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Halloween evokes COVID-19 nightmares amid easing of restrictions

Halloween is in the air in Everland, one of the largest and most popular theme parks in South Korea. (Everland)
Halloween is in the air in Everland, one of the largest and most popular theme parks in South Korea. (Everland)

Coronavirus fright is spooking many this Halloween as South Korea is set to maintain the least intensive form of social distancing through the end of October.

Out of pandemic awareness, most events and activities will be scaled down. But as the country goes easy on social distancing, skipping the holiday altogether won’t be likely.

Halloween festivals are planned at some of Korea’s largest theme parks, which have suffered a sharp drop in visitors since the pandemic began.

The number of visitors have almost halved this year, according to an official at Everland in Yongin, Gyeonggi Province.

“The annual festivities have been curtailed in order to prevent transmission. This year, it’s mostly the decor and scenery for people to get the feel of Halloween without necessarily being exposed to the risks,” said an official.

Zombie-themed parades and attractions will be staged at Lotte World in Jamsil, southern Seoul -- in a prevention-minded manner, according to an official there.

“We are doing everything possible to minimize contact among visitors as well as staffers,” she said. “Everyone is checked for symptoms and required to wear face masks at all times.”

Parties will return to the night scene, according to a  27-year-old server at one of the biggest nightclubs in Itaewon, central Seoul.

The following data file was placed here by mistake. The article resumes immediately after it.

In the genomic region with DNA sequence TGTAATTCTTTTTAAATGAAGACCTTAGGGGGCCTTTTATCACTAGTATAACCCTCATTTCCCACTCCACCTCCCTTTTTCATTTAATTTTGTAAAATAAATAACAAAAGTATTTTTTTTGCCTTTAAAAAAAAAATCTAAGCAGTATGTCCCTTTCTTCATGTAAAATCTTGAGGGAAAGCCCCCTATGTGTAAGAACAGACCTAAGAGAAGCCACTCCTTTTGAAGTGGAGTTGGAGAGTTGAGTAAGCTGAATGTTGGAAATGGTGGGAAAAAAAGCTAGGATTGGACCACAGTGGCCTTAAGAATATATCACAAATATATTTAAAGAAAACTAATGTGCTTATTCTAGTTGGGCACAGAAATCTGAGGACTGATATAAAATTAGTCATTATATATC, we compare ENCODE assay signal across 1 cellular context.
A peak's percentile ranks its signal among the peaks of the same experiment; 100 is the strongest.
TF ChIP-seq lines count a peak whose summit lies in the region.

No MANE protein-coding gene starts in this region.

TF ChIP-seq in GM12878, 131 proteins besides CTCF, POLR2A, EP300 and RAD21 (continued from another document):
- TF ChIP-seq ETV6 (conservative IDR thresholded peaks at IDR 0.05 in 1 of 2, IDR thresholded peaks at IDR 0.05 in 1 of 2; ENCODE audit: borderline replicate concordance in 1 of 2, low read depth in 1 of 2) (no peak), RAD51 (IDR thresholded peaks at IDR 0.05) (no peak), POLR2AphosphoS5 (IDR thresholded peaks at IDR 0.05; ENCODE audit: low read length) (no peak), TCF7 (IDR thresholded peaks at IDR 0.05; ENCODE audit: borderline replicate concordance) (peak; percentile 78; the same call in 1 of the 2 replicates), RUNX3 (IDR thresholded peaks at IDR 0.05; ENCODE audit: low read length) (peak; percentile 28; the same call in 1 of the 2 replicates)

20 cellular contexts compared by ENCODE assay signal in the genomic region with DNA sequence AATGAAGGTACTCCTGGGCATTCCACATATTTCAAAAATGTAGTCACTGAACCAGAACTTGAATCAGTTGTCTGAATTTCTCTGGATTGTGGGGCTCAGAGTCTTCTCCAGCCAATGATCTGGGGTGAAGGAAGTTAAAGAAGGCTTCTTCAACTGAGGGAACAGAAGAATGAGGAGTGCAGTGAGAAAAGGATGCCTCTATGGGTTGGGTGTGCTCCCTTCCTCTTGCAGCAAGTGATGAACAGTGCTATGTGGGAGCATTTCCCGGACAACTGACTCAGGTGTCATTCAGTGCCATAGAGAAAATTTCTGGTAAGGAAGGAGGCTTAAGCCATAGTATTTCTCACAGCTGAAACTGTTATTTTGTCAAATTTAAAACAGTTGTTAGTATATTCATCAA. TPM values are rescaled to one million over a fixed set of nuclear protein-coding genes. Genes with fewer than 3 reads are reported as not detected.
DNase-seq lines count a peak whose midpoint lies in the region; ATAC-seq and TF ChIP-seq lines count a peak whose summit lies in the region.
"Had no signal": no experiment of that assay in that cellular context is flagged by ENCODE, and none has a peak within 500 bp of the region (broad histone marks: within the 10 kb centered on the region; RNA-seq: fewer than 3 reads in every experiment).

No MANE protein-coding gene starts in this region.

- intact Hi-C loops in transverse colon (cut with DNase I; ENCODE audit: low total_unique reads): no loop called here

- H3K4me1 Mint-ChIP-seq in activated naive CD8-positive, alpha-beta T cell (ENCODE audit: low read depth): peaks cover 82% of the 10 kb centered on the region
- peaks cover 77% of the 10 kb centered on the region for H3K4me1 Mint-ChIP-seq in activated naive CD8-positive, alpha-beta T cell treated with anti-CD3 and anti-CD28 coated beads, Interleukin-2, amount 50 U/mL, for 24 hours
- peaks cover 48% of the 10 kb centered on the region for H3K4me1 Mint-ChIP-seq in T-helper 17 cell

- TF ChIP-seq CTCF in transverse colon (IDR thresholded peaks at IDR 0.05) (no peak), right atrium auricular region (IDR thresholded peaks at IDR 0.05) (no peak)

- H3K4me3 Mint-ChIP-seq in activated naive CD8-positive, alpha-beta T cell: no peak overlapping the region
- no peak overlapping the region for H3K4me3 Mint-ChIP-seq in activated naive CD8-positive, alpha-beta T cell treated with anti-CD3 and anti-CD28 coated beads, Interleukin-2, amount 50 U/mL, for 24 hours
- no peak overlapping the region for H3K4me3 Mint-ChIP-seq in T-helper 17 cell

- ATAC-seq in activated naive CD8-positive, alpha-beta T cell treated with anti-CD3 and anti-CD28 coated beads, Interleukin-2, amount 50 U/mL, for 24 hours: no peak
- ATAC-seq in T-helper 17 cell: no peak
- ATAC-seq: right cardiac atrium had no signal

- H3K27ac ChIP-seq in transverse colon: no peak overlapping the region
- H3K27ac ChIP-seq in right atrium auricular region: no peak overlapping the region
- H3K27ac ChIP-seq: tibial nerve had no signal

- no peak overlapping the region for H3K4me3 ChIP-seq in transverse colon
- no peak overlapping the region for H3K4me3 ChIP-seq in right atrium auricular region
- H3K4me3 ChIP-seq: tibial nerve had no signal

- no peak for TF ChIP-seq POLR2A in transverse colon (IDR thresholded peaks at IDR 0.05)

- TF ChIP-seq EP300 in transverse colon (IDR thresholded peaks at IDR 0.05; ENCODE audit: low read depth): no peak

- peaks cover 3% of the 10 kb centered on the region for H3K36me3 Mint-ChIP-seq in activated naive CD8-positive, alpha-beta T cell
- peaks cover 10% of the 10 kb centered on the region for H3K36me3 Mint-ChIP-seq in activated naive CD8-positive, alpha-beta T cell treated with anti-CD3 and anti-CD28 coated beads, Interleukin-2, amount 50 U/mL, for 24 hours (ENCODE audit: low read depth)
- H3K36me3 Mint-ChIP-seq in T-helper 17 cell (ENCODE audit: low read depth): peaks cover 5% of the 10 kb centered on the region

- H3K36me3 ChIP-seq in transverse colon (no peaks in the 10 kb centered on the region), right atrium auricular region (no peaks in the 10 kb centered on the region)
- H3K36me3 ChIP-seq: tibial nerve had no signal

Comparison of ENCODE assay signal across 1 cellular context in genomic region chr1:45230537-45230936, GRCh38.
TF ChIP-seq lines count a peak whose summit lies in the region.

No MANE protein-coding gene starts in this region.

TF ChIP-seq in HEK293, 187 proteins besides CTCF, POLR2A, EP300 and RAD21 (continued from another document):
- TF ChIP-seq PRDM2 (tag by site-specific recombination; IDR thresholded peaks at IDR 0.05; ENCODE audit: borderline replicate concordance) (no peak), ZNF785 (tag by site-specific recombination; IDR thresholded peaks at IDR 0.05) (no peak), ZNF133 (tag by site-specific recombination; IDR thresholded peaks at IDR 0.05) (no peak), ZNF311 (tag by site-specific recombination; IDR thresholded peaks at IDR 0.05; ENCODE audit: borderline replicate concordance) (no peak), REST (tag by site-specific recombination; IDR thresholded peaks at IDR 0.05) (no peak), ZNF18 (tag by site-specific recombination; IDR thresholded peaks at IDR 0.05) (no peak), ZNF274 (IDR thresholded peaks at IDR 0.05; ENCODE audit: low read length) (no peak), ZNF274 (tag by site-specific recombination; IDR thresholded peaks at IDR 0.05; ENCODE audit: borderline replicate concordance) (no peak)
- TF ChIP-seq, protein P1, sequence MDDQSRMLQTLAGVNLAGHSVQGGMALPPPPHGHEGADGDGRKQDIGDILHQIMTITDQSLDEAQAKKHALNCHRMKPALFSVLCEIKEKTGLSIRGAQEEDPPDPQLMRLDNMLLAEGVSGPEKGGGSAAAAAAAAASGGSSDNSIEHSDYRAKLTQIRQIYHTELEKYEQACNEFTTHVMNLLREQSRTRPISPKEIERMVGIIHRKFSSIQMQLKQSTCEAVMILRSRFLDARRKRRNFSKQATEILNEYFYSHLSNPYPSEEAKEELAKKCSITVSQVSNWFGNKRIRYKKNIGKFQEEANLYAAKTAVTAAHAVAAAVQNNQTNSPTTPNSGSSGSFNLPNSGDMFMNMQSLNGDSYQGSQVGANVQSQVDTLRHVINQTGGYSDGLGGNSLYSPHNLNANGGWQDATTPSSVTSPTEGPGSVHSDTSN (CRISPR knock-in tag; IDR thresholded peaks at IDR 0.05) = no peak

The nightclub will ask people to wear face masks and keep a log of its guests, but that’s as much as it can do.

“We will tell people to keep the masks on, but obviously not when they are drinking,” he said. He added that if people forgo masks, the club cannot really force them either.

Vice Minister of Health and Welfare Kang Do-tae on Monday issued coronavirus warnings ahead of the holiday.

“We worry there will be another spread among young people at nightclubs and bars over the Halloween weekend,” he said. “Remember the earlier outbreak in Itaewon, and refrain from visiting high-risk settings.”

Back in May, an outbreak among clubgoers in Itaewon spawned fears of an outbreak in the capital.

The ministry said it would stick to the least restrictive tier of its social distancing framework at least until the end of this month, in a bid to boost the economy.

Some young people are wary of social distancing waning, which could invite a rise in infections.

An Ilsan, Gyeonggi Province, resident in her late 20s who commutes to Seoul five days a week said “hardly anyone” in her circles practiced social distancing anymore.

“Since the social distancing rules were relaxed, it’s been like the coronavirus never happened,” she said.

Others are more intent on having fun.

A Seoul university student said he was “frustrated with everything being canceled.” “I don’t think it’s fair to blame young people for spreading the coronavirus. If it’s OK to go to restaurants and cafes, then it’s OK to go to bars.”

Health experts agree that risks are present any time people gather. To keep Halloween free of a coronavirus scare, parties and celebrations should be kept to a minimum, they said.

Pulmonologist Dr. Chun Eun-mi of western Seoul’s Ewha Womans University Medical Center said social distancing breaches were bound to occur when large crowds are involved.

“My advice is to not do it,” she said. “There have been instances of transmission through social activities when everyone supposedly wore face masks and kept distanced from one another.”

Chun added that the colder temperatures of late October can make it easier for people to get sick while being out and about.

“Catching a cold will be more complex with the ongoing pandemic of COVID-19 because of overlapping symptoms,” she said. “The only way to know is to get tested.”

Infectious disease specialist Dr. Kim Woo-joo of Korea University Medical Center in Guro, southern Seoul, called for more responsible risk communication from the top.

“In telling people they can ease up on social distancing, the associated risks need to be communicated clearly as well,” he said.

By Kim Arin (